Like many people, I started flying again after taking a pandemic-induced hiatus for much of 2020 and 2021. I recently flew on United Airlines and was shocked to learn that they no no longer accept credit or debit cards on board.
They don’t take money either, but that’s not particularly surprising. Germ concerns — and other considerations like speed, convenience, loss, theft, and even a national coin shortage — are driving many businesses to push their customers to use mobile cards and payments. Most major stadiums, for example, have gone cashless.
But United takes the concept to the next level by refusing to accept cards or mobile payments for onboard purchases such as drinks and snacks. The only way to purchase these items on most United flights is to pre-load a credit or debit card to your account. There is also a trial program involving a PayPal QR code on select United flights.
When I checked in for my flight online, I noticed a disclaimer regarding this policy which encouraged me to pre-load a card. But the issue didn’t fully grip me until I saw a customer turn down my flight from Newark to Phoenix because she hadn’t pre-loaded a card. In fact, I didn’t see anyone buying anything as the flight attendants walked down the aisle. I suspect the preload policy had a chilling effect.
What other airlines are doing
My flight home was on American Airlines and they had nothing available for purchase, card or no card. Unlike many of its rivals, American has not resumed alcoholic beverage sales or paid snack/meal services on domestic flights in the main cabin.
I’ve taken a few JetBlue flights recently, and their inflight services and payment methods were just as I remembered them before the pandemic. On a flight in March, my family bought a few boxes of snacks and we paid with a credit card that the flight attendant inserted into a portable reader.
I haven’t flown with Delta for a while, but I’ve read that they only accept contactless payments on board. It doesn’t bother me too much. It’s not as big as United’s decision to stop accepting physical cards on their planes.
Who uses money anyway?
About five percent of Americans are unbanked, according to the FDIC, but it is probably not a population that performs many flights; it is also very unusual to buy a plane ticket with cash. If you don’t have a credit or debit card, you’ve probably already had to develop a workaround to purchase your ticket. A popular alternative is to load money onto a prepaid debit card. In fact, I’ve seen a reverse ATM at Phoenix Sky Harbor International Airport that does just that, although the $6 transaction fee would sting.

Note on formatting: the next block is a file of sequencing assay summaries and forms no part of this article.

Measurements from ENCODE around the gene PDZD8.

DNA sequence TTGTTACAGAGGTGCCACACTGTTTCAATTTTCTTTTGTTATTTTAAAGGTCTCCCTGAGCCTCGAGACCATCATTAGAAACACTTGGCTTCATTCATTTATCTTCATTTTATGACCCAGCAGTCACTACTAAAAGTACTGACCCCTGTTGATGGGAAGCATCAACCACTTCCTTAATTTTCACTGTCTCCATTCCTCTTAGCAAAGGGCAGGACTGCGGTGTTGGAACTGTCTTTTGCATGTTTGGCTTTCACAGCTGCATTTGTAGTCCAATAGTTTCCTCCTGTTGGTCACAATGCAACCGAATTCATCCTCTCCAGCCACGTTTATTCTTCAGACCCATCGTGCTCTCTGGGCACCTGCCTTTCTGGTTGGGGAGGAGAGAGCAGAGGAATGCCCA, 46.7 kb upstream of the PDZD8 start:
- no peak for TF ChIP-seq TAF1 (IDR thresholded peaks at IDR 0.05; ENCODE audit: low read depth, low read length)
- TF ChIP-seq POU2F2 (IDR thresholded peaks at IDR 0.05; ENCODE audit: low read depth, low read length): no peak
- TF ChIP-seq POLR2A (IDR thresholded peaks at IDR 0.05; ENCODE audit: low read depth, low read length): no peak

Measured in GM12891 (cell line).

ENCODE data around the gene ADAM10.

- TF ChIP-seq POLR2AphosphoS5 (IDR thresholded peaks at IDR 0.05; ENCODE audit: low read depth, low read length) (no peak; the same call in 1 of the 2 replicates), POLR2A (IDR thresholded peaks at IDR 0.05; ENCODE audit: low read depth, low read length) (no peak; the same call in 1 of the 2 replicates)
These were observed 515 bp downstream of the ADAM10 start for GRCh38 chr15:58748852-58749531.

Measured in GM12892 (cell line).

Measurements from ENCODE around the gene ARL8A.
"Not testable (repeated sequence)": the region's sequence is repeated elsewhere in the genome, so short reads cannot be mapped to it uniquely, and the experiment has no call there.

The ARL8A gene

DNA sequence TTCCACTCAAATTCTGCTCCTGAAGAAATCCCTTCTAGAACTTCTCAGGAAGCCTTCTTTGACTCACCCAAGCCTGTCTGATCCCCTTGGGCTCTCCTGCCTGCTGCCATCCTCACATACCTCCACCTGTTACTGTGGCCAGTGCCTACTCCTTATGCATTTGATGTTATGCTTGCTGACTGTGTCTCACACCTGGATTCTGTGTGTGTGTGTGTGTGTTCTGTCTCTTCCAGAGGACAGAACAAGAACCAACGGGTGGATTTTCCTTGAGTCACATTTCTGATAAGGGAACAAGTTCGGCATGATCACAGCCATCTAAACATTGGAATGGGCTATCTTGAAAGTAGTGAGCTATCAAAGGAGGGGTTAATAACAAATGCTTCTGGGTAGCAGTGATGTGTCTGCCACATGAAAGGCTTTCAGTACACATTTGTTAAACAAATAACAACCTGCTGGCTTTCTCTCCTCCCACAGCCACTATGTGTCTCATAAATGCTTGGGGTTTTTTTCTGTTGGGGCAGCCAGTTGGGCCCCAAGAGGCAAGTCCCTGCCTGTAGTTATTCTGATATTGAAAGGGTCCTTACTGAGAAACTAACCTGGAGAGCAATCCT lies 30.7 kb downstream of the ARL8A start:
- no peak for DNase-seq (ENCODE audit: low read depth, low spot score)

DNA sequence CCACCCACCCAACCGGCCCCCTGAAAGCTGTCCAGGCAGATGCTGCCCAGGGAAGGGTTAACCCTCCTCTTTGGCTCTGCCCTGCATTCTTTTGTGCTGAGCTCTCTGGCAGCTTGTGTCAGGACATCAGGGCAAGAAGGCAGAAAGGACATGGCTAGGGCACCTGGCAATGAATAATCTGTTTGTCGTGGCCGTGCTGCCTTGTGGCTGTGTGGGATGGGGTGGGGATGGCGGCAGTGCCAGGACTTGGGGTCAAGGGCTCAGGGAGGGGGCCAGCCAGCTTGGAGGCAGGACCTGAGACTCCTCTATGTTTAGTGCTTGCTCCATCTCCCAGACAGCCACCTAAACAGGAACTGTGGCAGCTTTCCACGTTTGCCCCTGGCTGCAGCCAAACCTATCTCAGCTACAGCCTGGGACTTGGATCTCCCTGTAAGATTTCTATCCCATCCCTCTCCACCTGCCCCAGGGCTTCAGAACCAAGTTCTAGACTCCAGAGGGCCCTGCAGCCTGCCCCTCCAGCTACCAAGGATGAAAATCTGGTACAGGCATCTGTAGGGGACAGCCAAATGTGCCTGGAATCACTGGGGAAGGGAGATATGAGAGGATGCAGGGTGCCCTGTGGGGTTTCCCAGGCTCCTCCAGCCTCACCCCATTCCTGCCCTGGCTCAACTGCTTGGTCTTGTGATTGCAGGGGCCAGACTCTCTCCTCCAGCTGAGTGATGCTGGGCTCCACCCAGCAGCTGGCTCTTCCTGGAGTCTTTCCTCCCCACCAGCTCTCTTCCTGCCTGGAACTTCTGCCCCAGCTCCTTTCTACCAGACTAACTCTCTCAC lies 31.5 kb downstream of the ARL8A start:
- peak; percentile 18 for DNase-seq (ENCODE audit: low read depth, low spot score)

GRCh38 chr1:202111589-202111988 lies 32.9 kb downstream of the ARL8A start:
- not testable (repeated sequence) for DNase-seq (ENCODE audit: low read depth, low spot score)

Still, most Americans have at least one credit or debit card, and almost everyone should have access to a contactless payment method. This can involve tapping the card itself or using it through a mobile payment service like Apple Pay or Google Pay.
Some people like the privacy and anonymity of money. And many older Americans still prefer cash for these reasons and others (as usual). But cash accounted for just 19% of transactions measured by the latest report from the Federal Reserve Bank of San Francisco. Consumer Payment Choice Log.
United’s ban on cash and cards is unusual
United’s decision to forgo not only cash payments but also physical credit and debit cards still shocks me. It actually dates back to March 2020 but I didn’t notice since I haven’t flown with United for a while. I think they should at least accept contactless payments. Touching cards (or money for that matter) seems like a minor concern anyway.
“The primary mode by which people become infected with SARS-CoV-2 (the virus that causes COVID-19) is through exposure to respiratory droplets carrying infectious virus,” according to the Centers for Disease Control and Prevention. “It is possible for people to become infected through contact with contaminated surfaces or objects (fomites), but the risk is generally considered to be low.”
This seems hypocritical to me since United and other airlines are constantly touting air safety on their planes. As their website states: “The latest research shows that aircraft cabins are among the safest public indoor environments. A recent study conducted by the United States Department of Defense (DOD) supports the conclusion that the risk of exposure to COVID-19 on board our aircraft is almost nil thanks to advanced air filtration systems, at the port of mask required and diligent cleaning protocols.
Note that the mask mandate is no longer in effect.
Basically the CDC says COVID-19 is mostly spread through the air, but United says their air is safe but dare not try to pay with physical card or cash because register a payment method in advance” do[s] your trip safer and more enjoyable. Pretty squishy logic, if you ask me.
It’s also interesting because the airline industry is full of imitators, but at the moment airlines have very different approaches to refreshments and onboard payments. I have to think United loses a lot of revenue by making it difficult for passengers to buy food and drink on flights. And American must be hit even harder by not even offering items for sale on many flights.
The bottom line
This is another example of how the “new normal” is not what you experienced before COVID. Summer travel is expected to increase this year, although it will be different in many ways.
I noticed some of these changes on my recent trip, including a host of closed airport restaurants and others with limited menus and staff. I experienced two of the longest security lines in my travel history in Newark and Orlando, but went through the checkpoint in Phoenix.
American Express popularized the slogan “Don’t leave without it”. If you’re traveling with United, don’t leave home without saving a credit or debit card number to your account.
Have a question about credit cards? Email me at firstname.lastname@example.org and I’d be happy to help.